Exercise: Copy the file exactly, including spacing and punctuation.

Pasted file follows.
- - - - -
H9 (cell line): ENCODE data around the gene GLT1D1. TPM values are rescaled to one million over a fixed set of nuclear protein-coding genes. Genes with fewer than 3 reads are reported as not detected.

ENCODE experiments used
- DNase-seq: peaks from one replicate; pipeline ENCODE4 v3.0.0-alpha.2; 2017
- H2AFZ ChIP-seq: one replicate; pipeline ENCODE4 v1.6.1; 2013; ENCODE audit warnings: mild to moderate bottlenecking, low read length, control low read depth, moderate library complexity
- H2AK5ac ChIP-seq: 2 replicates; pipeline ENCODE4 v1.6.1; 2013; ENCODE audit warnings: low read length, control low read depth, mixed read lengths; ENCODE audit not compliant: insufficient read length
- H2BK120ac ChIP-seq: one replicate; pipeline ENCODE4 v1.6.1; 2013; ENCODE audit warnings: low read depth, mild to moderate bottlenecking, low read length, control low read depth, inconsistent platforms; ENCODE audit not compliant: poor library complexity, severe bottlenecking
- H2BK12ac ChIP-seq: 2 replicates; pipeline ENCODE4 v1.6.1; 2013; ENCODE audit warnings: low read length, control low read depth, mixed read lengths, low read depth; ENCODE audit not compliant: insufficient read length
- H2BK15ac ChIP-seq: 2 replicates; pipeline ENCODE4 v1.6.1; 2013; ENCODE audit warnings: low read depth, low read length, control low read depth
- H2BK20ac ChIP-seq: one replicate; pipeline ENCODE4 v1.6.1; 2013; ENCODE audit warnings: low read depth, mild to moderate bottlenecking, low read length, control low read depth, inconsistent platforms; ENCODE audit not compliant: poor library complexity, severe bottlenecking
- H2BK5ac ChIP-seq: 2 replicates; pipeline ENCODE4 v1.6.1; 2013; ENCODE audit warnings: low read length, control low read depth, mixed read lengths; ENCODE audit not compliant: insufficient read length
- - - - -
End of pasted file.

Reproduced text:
H9 (cell line): ENCODE data around the gene GLT1D1. TPM values are rescaled to one million over a fixed set of nuclear protein-coding genes. Genes with fewer than 3 reads are reported as not detected.

ENCODE experiments used
- DNase-seq: peaks from one replicate; pipeline ENCODE4 v3.0.0-alpha.2; 2017
- H2AFZ ChIP-seq: one replicate; pipeline ENCODE4 v1.6.1; 2013; ENCODE audit warnings: mild to moderate bottlenecking, low read length, control low read depth, moderate library complexity
- H2AK5ac ChIP-seq: 2 replicates; pipeline ENCODE4 v1.6.1; 2013; ENCODE audit warnings: low read length, control low read depth, mixed read lengths; ENCODE audit not compliant: insufficient read length
- H2BK120ac ChIP-seq: one replicate; pipeline ENCODE4 v1.6.1; 2013; ENCODE audit warnings: low read depth, mild to moderate bottlenecking, low read length, control low read depth, inconsistent platforms; ENCODE audit not compliant: poor library complexity, severe bottlenecking
- H2BK12ac ChIP-seq: 2 replicates; pipeline ENCODE4 v1.6.1; 2013; ENCODE audit warnings: low read length, control low read depth, mixed read lengths, low read depth; ENCODE audit not compliant: insufficient read length
- H2BK15ac ChIP-seq: 2 replicates; pipeline ENCODE4 v1.6.1; 2013; ENCODE audit warnings: low read depth, low read length, control low read depth
- H2BK20ac ChIP-seq: one replicate; pipeline ENCODE4 v1.6.1; 2013; ENCODE audit warnings: low read depth, mild to moderate bottlenecking, low read length, control low read depth, inconsistent platforms; ENCODE audit not compliant: poor library complexity, severe bottlenecking
- H2BK5ac ChIP-seq: 2 replicates; pipeline ENCODE4 v1.6.1; 2013; ENCODE audit warnings: low read length, control low read depth, mixed read lengths; ENCODE audit not compliant: insufficient read length